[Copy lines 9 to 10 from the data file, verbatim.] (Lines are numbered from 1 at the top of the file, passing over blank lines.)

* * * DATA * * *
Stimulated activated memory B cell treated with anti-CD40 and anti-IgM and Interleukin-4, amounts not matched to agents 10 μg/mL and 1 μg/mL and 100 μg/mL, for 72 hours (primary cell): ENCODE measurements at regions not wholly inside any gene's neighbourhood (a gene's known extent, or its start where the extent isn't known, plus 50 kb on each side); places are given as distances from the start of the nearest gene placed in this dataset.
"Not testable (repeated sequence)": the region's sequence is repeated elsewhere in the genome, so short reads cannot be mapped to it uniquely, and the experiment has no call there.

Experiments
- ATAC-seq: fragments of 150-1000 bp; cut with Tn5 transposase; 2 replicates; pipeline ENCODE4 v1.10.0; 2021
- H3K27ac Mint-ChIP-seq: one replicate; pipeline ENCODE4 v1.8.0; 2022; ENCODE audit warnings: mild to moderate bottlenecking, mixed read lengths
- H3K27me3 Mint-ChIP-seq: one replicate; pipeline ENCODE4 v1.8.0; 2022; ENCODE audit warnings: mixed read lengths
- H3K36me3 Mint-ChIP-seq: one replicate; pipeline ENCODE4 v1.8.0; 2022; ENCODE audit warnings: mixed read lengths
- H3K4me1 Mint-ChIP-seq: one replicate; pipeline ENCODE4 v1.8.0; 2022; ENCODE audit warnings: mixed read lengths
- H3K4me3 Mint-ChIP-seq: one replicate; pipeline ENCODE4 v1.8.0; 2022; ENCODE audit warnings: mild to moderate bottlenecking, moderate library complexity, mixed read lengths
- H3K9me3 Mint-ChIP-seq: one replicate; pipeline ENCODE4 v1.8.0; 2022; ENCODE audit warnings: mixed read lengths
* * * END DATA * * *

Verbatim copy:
- H3K4me3 Mint-ChIP-seq: one replicate; pipeline ENCODE4 v1.8.0; 2022; ENCODE audit warnings: mild to moderate bottlenecking, moderate library complexity, mixed read lengths
- H3K9me3 Mint-ChIP-seq: one replicate; pipeline ENCODE4 v1.8.0; 2022; ENCODE audit warnings: mixed read lengths